Even though I'm not a big fan of either the New York Yankees or the Philadelphia Phillies, I've watched and enjoyed this year's World Series. I didn't expect there to be much of a religion angle in the coverage of either team, but really enjoyed Andy Martino's profile of Phillie pitcher Brad Lidge (who, it must be said, didn't have a great Game 4 the other night) in the Philadelphia Inquirer. Here's the compelling beginning:
Brad Lidge was searching. He thought he was supposed to be a baseball player, but it seemed like all he did was have surgery. Stranded in Kissimmee, Fla., relegated to rehabilitation, Lidge needed more.
Drafted by the Houston Astros in 1998 after his junior year of college at Notre Dame, Lidge left school before graduating to start his minor-league career. But it hardly began before various ailments stalled it. While recovering from injuries to his pitching arm, Lidge followed his curiosity. The young pitcher dived into the Bible and science and history texts, searching for meaning in his problems.
The conclusions Lidge reached during those summers have provided essential comfort ever since. Lidge and the Phillies begin the World Series tonight, but during the long regular season and a bewildering slump, he retained perspective. Through careful reading, thinking, and studying - Lidge is pursuing a degree in religious archaeology, with plans to eventually work in that field - he continues to cultivate a personalized Christianity. That process began in earnest in Kissimmee.
"I didn't know if I was meant to pitch," Lidge, 32, said on a recent morning, sitting in the stands of an empty Citizens Bank Park. "Whether it was then, or this year, or the rough year in 2006 I had in Houston, I always felt there was a higher purpose to life than just being a baseball player. And sometimes, even when things aren't going very well, it just means that when they finally go right, you'll be able to serve as a better example, as a baseball player and person."
Now, it turns out that Lidge's religious views don't fit in nice boxes. Rather than try to shoehorn him into any box, the reporter simply lets Lidge explain it himself. So Lidge says faith didn't come to him in a single moment but that his beliefs took shape gradually. He was raised Catholic; studied philosophy, history and theology at Notre Dame; and says he'd define himself now as non-denominational with a theological lean toward Catholicism. But he attends the Protestant chapel services offered by the Phillies and says his primary spiritual goal is to develop a personal connection to divinity.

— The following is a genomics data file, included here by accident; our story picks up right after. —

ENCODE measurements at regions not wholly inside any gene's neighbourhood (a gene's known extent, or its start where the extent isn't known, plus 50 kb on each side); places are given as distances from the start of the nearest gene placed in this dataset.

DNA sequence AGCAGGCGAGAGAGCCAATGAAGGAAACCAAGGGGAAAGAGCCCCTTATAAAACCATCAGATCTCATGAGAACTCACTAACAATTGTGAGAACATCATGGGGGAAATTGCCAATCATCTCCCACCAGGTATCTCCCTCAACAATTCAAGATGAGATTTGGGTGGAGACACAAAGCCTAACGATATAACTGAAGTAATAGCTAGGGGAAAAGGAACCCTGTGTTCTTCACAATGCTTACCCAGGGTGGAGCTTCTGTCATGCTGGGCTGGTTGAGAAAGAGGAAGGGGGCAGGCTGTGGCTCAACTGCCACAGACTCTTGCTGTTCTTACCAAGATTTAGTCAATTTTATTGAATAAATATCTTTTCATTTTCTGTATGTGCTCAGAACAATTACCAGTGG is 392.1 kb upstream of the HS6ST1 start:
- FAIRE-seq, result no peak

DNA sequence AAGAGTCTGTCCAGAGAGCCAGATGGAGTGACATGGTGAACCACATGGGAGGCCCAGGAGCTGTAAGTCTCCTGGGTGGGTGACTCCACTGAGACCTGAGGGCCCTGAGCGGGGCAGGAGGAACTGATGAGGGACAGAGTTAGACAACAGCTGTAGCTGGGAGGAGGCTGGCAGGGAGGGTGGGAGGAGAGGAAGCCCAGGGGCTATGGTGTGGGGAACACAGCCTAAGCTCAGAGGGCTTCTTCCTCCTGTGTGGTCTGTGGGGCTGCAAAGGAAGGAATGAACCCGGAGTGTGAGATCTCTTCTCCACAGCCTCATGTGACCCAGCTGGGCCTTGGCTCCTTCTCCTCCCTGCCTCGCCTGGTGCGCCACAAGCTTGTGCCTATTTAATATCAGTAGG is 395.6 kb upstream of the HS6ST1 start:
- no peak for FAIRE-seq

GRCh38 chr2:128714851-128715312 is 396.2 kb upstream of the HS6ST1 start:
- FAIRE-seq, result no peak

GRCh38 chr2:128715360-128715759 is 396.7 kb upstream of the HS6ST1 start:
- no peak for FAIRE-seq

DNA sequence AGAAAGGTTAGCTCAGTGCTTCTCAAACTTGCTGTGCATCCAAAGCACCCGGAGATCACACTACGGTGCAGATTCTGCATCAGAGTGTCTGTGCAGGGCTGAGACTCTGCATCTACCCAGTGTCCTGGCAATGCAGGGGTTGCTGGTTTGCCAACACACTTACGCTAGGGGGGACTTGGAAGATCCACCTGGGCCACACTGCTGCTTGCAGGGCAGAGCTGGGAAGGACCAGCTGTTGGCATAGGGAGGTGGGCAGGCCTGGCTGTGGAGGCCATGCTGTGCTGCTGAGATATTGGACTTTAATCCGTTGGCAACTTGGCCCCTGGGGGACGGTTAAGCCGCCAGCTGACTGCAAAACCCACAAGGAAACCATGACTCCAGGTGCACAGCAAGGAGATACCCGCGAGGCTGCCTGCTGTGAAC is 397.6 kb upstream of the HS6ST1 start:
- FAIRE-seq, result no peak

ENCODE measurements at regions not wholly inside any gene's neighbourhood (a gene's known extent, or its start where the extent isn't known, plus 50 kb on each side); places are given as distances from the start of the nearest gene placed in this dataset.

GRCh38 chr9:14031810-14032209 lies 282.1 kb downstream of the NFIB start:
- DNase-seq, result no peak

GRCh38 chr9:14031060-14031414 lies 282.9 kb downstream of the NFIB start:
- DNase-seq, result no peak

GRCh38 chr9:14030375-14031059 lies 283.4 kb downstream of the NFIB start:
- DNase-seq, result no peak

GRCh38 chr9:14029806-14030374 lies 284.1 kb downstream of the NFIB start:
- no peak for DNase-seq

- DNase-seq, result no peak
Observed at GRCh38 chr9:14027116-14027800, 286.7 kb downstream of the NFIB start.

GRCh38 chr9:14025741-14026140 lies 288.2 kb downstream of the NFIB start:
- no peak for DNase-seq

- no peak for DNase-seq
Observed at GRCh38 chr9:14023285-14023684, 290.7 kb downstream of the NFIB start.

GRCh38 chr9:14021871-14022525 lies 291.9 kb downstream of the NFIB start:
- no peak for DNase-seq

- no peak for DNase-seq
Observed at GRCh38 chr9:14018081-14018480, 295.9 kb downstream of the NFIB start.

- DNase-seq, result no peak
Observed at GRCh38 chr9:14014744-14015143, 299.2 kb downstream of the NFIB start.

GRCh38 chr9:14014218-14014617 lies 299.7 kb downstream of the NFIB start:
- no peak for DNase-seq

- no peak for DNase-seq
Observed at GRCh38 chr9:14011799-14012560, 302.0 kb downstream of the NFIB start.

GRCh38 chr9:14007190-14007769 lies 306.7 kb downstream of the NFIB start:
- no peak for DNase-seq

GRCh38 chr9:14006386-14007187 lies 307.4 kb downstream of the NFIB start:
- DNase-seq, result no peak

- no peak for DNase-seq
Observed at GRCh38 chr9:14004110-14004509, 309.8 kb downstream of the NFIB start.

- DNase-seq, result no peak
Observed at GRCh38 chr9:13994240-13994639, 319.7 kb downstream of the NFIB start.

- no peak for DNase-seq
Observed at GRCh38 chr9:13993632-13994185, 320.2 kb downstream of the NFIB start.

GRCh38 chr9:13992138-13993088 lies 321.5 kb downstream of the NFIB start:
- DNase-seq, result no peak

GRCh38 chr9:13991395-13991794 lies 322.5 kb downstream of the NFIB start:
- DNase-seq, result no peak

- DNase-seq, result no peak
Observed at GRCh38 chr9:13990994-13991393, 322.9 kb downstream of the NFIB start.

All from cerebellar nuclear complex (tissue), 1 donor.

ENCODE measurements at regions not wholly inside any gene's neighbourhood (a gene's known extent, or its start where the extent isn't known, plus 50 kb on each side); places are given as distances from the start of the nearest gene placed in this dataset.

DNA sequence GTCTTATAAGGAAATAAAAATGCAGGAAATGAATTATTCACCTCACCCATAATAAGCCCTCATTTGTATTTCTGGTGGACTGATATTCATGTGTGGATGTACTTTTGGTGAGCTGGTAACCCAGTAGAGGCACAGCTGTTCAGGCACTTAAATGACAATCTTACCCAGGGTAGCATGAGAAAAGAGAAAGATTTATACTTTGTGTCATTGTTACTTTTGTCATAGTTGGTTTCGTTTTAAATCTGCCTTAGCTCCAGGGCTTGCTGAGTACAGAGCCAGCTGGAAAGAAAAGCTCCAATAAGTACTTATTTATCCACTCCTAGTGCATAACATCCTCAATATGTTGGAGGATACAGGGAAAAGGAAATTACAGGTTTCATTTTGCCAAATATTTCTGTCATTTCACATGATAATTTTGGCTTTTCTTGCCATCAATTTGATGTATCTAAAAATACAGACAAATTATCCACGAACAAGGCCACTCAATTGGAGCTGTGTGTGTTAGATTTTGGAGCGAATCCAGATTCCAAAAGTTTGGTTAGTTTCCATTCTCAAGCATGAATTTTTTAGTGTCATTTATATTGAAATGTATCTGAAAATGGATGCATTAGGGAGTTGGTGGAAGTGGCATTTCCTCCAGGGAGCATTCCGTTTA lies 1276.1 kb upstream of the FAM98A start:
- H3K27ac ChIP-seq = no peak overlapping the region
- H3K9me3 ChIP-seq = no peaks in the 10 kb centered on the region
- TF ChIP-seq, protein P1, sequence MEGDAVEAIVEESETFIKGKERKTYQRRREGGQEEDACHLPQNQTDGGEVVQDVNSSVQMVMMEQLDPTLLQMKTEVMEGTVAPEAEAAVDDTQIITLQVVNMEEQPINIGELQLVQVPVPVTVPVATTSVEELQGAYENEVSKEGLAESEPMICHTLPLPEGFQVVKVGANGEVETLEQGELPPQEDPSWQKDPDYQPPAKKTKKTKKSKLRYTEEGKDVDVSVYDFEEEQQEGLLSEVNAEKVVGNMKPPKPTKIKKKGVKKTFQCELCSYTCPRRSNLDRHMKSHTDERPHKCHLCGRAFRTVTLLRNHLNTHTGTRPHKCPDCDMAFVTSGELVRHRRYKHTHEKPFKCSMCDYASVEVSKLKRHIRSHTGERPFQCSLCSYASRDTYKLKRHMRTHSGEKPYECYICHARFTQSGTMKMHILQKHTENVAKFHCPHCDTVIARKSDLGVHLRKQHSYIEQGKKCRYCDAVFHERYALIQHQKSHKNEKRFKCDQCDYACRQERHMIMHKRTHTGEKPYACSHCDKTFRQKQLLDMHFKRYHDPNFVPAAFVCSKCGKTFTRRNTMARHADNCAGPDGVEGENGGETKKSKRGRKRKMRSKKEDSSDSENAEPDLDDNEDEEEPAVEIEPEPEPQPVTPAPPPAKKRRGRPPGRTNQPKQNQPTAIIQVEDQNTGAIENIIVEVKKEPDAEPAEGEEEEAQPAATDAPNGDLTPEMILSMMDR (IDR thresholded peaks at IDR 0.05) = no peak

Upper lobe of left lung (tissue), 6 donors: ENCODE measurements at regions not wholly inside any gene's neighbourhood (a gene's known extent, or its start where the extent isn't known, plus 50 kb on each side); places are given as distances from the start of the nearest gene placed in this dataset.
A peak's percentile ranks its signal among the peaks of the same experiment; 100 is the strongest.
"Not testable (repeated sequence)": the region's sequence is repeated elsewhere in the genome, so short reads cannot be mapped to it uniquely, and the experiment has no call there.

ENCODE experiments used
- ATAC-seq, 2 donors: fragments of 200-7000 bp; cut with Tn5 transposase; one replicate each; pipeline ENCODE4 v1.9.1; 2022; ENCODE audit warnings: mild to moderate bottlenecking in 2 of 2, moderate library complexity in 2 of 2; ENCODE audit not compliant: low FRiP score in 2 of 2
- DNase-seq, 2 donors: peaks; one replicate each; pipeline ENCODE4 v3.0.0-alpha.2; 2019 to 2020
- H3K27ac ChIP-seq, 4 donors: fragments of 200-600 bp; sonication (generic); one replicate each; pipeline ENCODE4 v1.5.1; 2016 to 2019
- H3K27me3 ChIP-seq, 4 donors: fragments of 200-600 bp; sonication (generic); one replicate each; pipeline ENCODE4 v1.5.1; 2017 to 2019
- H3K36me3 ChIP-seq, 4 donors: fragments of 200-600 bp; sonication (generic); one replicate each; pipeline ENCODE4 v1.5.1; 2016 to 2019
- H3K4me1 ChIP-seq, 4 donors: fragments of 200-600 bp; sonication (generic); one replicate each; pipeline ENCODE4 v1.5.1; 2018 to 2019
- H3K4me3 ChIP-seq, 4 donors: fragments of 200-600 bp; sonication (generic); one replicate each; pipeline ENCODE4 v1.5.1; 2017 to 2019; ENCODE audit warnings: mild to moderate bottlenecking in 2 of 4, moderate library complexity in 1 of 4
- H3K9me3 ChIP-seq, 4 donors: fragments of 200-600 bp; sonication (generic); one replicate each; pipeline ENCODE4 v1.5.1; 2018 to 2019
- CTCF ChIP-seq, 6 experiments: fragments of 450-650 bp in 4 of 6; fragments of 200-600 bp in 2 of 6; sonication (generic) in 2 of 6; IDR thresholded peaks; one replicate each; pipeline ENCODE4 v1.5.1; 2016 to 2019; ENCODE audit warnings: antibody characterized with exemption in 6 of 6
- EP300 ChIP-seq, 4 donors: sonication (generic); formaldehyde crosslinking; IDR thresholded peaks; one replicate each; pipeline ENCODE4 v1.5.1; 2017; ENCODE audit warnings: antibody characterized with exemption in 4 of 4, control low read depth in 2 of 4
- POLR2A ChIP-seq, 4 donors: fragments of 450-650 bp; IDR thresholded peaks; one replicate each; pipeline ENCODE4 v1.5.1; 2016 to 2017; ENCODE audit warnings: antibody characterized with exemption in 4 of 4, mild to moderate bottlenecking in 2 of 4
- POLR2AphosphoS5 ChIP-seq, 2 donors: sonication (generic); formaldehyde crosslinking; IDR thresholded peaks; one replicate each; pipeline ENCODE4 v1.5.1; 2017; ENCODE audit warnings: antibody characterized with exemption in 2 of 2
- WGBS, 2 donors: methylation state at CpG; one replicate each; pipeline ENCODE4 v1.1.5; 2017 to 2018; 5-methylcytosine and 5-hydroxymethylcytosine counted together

What I found refreshing about this profile was how the reporter even let him discuss what, exactly, his beefs with Catholicism are. For one thing, he thinks the wealth amassed at the Vatican is obscene and should be sold to help the poor. There's also this:
Secure in his opinions but reluctant to criticize others for theirs, Lidge approaches these subjects diplomatically.
"This might be a touchy issue," he continued, before pausing. "I'm trying to think of that best word; some of the ritualistic things that are involved, some of the questions on the pope's infallibility and when that started . . . I have a lot of respect for Catholicism, but sometimes the hierarchy can get in the way of the relationship between yourself and God and Jesus."
Now, of course it would be nice for the reporter to explore some of these things a bit more, to probe or otherwise get a slightly better handle on his views. But personal religious views -- particularly when they are purposefully independent -- can be a very delicate subject and I think letting the subject of the interview speak freely pays off.
So there's a lot more in the interview. We learn what Lidge thinks about pitting faith and reason against each other, whether peripheral issues to Christianity get overblown and how his "liberal" Christianity is right for him but may not be for others.
Normally you might wonder why, exactly, you're learning this much about one relief pitcher's particular religious views, but the reporter justifies it in two ways. First off, he brings the discussion back around to how Lidge's faith has sustained him while suffering a league-leading total of 11 blown saves this season:
"There were times this year when I was absolutely flabbergasted that the results weren't coming around," he said.
Still, he revisited Scripture roughly three times each week, attended Sunday services and Wednesday Bible study with his teammates - and worked hard in pursuit of an online degree.
And, as that last line indicates, the religious angle to this story makes sense because Lidge is studying artifacts of the late Roman Empire, or the period when Christianity spread throughout Europe. He began his undergraduate studies at Regis University because he had so much wasted downtime on the road and he wanted to work toward a career post-baseball. This is how religion should be incorporated into stories. It should be reported on because it's there and so much a part of the lives of the people we cover.
Photo via Wikimedia Commons.